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Largest-ever Matisse exhibition in the Netherlands opens at the Stedelijk Museum
Visitors look at La Perruche et la Sirene by French artist Henry Matisse at the previewing of the exhibition 'De Oase van Matisse' at the Stedelijk Museum, in Amsterdam, on March 25, 2015. The exhibit runs from March 27, to August 16, 2015. AFP PHOTO / ANP / SANDER KONING.

AMSTERDAM.- With over 100 works on loan from 35 leading international museums including the Tate, MoMA, Musée Matisse, Le Cateau-Cambrésis and the Pushkin State Museum in Moscow, the Stedelijk Museum Amsterdam presents the most comprehensive survey of Matisse ever shown in the Netherlands. The exhibition occupies half of the ground floor galleries, the hall of honor and the first floor gallery suite to the rear. Covering over 21,500 square feet The Oasis of Matisse is one of the largest-ever exhibitions in the Stedelijk’s history.

The Stedelijk conceived a unique exhibition concept for The Oasis of Matisse: the permanent collection on the ground floor is enriched with a selection of Matisse masterpieces, creating surprising combinations with the work of his contemporaries, teachers and followers. Visitors discover how, in 1914, Mondrian and Matisse were both pushing towards abstraction but in very different ways, and how raw the work of Matisse is when contrasted with German Expressionists like Kirchner.

After following Matisse’s development on the ground floor, on the first floor, visitors enter the oasis that Matisse created as a mature artist. Where the downstairs galleries revealed how the surface became progressively flatter in this part of the exhibition visitors can admire his world-famous cut-outs in their full glory. At the heart of this presentation is The Parakeet and the Mermaid, which Matisse considered his finest cut-out. This perennial favorite is on display together with other monumental Matisse cut-outs that have rarely, if ever, been seen in the Netherlands such as Memory of Oceania from the Museum of Modern Art in New York, The Snail from the collection Tate Modern, London and The Sheaf from the Hammer Museum of Art in Los Angeles. Also featured are seldom exhibited works in textile and stained glass which were inspired by the cut-outs.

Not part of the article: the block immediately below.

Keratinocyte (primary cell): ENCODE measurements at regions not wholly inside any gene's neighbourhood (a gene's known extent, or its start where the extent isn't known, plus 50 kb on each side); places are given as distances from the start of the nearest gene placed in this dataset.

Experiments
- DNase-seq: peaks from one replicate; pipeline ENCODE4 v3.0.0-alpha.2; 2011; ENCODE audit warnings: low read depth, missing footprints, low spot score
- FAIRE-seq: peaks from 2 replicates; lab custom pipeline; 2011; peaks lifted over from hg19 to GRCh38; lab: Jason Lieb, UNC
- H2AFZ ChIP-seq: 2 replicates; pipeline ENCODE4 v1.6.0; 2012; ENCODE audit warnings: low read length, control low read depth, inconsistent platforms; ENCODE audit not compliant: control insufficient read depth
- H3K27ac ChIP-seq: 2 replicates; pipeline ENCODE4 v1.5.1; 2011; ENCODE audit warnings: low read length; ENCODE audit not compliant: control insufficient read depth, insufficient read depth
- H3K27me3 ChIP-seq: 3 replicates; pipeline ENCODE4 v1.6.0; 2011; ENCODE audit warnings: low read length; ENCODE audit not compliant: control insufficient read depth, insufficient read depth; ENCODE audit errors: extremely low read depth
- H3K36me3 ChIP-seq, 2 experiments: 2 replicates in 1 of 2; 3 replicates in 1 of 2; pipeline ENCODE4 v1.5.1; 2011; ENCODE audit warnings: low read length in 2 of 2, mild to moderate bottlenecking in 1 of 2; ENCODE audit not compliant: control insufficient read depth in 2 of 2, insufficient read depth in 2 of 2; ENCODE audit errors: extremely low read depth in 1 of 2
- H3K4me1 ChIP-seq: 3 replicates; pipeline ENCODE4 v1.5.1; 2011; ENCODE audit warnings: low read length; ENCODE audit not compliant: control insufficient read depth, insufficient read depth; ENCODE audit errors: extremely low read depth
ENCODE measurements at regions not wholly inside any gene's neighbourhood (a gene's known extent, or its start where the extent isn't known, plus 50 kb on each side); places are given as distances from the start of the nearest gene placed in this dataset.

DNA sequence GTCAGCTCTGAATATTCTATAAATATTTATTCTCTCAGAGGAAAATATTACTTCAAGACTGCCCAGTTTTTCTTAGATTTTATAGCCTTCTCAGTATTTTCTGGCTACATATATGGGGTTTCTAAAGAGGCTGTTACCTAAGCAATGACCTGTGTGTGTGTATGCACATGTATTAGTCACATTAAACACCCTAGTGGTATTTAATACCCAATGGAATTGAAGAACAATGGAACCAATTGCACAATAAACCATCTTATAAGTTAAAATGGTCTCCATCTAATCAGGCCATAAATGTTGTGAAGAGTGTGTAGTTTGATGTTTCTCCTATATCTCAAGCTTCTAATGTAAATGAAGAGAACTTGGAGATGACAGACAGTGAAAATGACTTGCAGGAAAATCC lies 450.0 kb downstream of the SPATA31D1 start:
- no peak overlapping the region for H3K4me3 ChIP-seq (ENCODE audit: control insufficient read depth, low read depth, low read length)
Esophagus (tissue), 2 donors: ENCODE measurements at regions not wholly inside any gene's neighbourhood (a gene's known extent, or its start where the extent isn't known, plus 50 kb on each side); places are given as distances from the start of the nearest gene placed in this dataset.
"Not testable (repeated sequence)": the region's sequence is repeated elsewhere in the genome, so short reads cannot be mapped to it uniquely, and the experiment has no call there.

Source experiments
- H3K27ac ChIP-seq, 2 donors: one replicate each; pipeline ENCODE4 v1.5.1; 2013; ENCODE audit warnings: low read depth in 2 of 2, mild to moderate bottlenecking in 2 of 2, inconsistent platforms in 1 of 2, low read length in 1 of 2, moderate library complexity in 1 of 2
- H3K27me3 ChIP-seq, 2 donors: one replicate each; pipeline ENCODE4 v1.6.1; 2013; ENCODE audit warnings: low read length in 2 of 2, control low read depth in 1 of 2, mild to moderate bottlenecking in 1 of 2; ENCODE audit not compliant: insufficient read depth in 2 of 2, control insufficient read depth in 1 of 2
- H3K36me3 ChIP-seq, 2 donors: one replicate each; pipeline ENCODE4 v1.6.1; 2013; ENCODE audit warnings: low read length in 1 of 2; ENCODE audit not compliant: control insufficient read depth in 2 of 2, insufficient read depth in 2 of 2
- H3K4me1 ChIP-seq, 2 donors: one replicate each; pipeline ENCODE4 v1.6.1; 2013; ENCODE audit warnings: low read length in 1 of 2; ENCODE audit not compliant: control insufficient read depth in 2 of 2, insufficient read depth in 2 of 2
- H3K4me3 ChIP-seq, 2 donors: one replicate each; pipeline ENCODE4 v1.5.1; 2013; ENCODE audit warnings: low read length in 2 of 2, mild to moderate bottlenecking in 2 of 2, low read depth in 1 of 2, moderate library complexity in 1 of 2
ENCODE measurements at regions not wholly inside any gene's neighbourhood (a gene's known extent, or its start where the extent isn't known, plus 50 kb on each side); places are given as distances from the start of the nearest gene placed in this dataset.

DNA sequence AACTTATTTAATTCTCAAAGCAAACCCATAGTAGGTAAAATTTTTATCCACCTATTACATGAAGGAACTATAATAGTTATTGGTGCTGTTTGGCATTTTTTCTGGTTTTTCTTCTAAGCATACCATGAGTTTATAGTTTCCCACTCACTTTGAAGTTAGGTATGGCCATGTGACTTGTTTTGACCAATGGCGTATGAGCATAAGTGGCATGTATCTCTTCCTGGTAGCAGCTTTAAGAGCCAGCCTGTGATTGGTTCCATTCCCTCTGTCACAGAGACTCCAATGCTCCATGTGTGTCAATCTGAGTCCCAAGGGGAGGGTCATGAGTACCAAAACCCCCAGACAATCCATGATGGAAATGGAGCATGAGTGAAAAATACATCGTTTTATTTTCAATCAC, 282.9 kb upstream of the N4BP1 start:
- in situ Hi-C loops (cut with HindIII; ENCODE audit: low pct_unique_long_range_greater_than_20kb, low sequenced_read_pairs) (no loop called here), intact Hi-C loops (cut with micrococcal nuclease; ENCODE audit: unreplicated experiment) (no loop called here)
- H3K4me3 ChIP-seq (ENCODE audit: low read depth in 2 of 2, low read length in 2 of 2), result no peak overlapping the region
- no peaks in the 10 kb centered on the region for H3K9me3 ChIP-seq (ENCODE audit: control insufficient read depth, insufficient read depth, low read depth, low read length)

The cut-outs: a revolutionary final chapter As one of the founders of modern art, Henri Matisse (1868-1954) is among the most-admired artists of the twentieth century. His favorite subjects include interiors with Eastern nudes, colorful fabrics, carpets, potted plants and idyllic landscapes. Matisse excelled in blending foreground and background into a dazzling pictorial plane—the sumptuous patterns of a tablecloth overflow into a woman’s dress, or wallpaper. Matisse seeks inspiration in Algeria, Morocco, Nice and Tahiti. There, he discovers a paradise that he evokes in undulating lines and flat areas of color.

Matisse later became an internationally celebrated artist. So it was all the more astonishing when, at the end of his life, he set off in an entirely new direction to make monumental, ornament-like cut-outs. But in surveying Matisse’s entire oeuvre, it is clear that from his earliest modern works until his death the artist sought to evoke a bright, joyous simplicity with the minimum of color and shape.

Today's News

March 28, 2015

Largest-ever Matisse exhibition in the Netherlands opens at the Stedelijk Museum

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MoMA brings together 150 sculptures by Pablo Picasso for major survey this fall

Exhibition of new photography acquisitions opens at the Georgia O'Keeffe Museum

First comprehensive U.S. exhibition of Iranian artist Monir Shahroudy Farmanfarmaian on view in New York

'Surreal Roots: From William Blake to André Breton' opens at Modern Two in Edinburgh

Georgia Museum of Art at the University of Georgia to present science-inspired exhibition

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National Maritime Museum creates a captivating, educational experience

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Dorothy Iannone's second solo exhibition at Air de Paris opens today

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